Title: DBA OS accounts must be granted only those host system privileges necessary for the administration of the DBMS.
Vulnerability ID: V-32244
STIG ID: SRG-APP-000063-DB-000021
IA Controls: None
Description: This requirement is intended to limit exposure due to operating from within a privileged account or role. The inclusion of role is intended to address those situations where an access control policy, such as Role Based Access Control (RBAC), is being implemented and where a change of role provides the same degree of assurance in the change of access authorizations for both the user and all processes acting on behalf of the user as would be provided by a change between a privileged and non-privileged account. DBAs, if assigned excessive OS privileges, could perform actions that could endanger the information system or hide evidence of malicious activity.
Check Text: Review OS privileges for DBA and other database administrative accounts. If DBA or administrative accounts have unauthorized roles or permissions beyond those needed for database administration, this is a finding.
Fix Text: Remove OS permissions from DBAs and other administrative users beyond those required for database administrative functions.[divider]
It is a common practice to give the DBA god like rights over a SQL Server instance. This is done because usually the server is just a SQL Server. There are also times a DBA may need to reboot a server or reconfigure the services. This is usually because of a requirement, planned or not, to perform multiple duties. This STIG is here to help enforce the concept of separation of duties. The DBA’s duties are to work in the database itself and ensure its proper function. This does not require excessive rights to the server itself. Even int he case of a restart or service reconfiguration being required it is not necessarily the DBA’s job to make those adjustments. Not to say it is easier to do the job of a DBA with full access, but when regarding proper security practices, it is not a best practice.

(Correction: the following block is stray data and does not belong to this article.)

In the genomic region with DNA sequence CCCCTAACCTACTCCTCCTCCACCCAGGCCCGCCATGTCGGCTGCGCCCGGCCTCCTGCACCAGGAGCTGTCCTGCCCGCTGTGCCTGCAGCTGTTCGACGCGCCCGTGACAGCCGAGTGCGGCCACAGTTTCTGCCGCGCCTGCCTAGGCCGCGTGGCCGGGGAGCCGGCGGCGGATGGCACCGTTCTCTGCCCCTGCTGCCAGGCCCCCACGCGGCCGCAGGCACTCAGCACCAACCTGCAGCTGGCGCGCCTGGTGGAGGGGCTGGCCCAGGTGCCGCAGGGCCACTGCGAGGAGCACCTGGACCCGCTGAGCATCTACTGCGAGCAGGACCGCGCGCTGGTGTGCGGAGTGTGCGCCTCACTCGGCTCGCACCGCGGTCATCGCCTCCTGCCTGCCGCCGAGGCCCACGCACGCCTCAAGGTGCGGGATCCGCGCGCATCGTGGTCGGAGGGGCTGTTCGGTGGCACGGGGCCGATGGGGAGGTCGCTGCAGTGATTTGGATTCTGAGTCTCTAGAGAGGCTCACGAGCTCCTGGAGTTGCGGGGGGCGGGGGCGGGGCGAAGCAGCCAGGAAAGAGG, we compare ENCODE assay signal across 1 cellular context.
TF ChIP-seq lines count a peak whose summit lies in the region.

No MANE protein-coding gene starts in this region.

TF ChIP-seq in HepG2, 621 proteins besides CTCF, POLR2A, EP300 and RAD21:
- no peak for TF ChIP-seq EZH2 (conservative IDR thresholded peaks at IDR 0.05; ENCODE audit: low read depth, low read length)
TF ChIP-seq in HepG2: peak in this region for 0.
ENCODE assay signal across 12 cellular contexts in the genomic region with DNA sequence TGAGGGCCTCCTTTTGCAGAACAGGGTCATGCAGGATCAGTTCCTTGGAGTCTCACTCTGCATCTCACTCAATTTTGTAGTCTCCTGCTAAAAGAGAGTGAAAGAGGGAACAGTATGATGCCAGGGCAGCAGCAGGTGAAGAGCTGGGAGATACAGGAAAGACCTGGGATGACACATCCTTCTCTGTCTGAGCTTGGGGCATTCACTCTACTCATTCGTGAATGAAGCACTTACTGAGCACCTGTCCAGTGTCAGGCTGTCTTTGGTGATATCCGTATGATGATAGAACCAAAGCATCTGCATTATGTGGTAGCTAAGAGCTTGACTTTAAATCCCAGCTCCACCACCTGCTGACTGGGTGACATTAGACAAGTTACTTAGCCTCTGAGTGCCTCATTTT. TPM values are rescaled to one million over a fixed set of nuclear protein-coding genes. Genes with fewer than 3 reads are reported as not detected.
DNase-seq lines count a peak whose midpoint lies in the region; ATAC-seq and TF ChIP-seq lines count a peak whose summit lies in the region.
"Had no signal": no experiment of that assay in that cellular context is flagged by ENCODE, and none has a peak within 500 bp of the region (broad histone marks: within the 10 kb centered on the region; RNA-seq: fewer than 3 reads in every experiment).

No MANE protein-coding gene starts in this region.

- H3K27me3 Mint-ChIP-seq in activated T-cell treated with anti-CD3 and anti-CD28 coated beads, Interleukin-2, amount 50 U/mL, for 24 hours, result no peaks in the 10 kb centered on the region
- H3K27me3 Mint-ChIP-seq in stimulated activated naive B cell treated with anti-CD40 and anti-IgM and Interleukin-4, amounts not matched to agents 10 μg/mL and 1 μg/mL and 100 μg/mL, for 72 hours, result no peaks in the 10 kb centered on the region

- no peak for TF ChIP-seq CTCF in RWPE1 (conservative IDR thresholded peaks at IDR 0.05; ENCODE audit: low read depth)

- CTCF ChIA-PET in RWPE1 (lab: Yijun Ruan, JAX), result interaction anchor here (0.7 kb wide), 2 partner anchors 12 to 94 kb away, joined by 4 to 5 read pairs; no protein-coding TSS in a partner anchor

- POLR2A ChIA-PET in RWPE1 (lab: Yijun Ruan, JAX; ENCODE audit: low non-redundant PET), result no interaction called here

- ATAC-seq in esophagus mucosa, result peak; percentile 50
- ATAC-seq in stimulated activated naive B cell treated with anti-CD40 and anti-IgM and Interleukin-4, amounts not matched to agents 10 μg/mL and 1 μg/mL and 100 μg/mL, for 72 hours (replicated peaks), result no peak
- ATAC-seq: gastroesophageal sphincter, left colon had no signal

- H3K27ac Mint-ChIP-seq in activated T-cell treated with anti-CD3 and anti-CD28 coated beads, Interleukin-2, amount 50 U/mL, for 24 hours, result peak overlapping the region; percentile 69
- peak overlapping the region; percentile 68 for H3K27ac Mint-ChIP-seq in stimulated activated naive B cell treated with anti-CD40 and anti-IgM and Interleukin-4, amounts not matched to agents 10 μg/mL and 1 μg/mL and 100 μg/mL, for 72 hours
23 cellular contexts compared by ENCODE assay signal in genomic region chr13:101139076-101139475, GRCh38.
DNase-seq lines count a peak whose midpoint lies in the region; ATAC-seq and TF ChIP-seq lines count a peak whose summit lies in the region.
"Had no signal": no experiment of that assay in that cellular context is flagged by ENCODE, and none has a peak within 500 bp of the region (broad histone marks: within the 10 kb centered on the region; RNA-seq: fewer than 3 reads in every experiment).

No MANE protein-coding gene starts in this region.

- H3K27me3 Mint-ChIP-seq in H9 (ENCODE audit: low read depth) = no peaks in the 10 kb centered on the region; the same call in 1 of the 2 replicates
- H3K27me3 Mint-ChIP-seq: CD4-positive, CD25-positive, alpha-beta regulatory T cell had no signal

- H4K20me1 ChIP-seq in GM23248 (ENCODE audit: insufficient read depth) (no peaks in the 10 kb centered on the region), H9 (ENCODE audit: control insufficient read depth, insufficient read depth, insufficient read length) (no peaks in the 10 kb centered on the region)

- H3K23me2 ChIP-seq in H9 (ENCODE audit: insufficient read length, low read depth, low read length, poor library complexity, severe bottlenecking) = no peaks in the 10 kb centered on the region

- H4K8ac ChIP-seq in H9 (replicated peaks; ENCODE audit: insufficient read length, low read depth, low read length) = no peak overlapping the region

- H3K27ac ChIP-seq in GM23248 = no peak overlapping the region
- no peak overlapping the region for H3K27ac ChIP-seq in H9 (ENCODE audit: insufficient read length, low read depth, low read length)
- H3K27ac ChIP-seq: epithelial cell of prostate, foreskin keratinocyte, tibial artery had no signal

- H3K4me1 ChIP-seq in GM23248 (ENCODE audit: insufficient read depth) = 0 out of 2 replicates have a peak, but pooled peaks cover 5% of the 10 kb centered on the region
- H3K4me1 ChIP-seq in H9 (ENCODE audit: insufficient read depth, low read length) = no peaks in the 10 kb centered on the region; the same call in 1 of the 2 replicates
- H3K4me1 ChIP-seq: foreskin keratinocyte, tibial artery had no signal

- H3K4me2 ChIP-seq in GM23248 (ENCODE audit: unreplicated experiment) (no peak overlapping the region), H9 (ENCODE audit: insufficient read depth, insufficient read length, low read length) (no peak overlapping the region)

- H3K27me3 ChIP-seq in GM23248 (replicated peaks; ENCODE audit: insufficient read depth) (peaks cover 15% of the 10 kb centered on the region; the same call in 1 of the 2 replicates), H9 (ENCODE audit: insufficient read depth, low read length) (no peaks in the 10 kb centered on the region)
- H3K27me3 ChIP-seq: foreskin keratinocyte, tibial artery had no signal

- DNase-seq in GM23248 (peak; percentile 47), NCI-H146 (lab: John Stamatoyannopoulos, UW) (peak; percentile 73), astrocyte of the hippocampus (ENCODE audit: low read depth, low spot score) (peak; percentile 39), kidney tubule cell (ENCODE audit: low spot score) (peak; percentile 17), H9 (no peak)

The operating system level access required by a DBA to perform their day to day tasks are quite minimal.
The DBA requires the following access on a Windows Server running SQL Server:
[list_check] [li]Profile System Performance – This allows the DBA to sample the performance of computer system processes, such as SQL Server. This right is required if the Sytem Monitor is going to be configured to collect data through WMI.[/li] [li]Use System Monitor – This allows the DBA to use the System Monitor, which uses remote procedure calls, to collect real-time performance information in the form of counters, for server reources such as processor and memory use, and for many SQl Server resources such as locks and transactions. This is more commonly known as the Perfmon, or performance monitor.[/li] [/list_check]